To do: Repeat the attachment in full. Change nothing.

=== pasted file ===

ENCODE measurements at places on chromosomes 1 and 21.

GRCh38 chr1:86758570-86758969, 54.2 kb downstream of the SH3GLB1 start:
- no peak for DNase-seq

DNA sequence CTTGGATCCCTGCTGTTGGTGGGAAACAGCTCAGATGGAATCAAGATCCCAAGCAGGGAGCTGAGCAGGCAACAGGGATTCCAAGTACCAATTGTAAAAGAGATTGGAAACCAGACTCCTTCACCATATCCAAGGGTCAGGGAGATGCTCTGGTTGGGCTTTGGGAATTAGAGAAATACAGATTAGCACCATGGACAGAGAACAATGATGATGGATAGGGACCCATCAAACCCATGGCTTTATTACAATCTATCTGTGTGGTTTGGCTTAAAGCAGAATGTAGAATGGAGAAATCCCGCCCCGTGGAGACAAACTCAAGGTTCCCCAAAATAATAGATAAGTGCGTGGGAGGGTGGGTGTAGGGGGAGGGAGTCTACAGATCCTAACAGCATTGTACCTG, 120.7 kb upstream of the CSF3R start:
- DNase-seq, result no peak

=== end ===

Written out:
ENCODE measurements at places on chromosomes 1 and 21.

GRCh38 chr1:86758570-86758969, 54.2 kb downstream of the SH3GLB1 start:
- no peak for DNase-seq

DNA sequence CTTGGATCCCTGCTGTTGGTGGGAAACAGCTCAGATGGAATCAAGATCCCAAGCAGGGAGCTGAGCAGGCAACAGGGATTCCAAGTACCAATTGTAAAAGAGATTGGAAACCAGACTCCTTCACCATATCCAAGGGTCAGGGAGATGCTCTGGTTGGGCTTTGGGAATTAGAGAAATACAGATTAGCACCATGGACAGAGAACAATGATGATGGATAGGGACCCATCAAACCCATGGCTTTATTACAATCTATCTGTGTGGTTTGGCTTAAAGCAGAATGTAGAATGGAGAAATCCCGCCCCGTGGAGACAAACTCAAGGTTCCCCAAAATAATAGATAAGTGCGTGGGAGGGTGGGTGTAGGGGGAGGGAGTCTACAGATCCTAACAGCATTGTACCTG, 120.7 kb upstream of the CSF3R start:
- DNase-seq, result no peak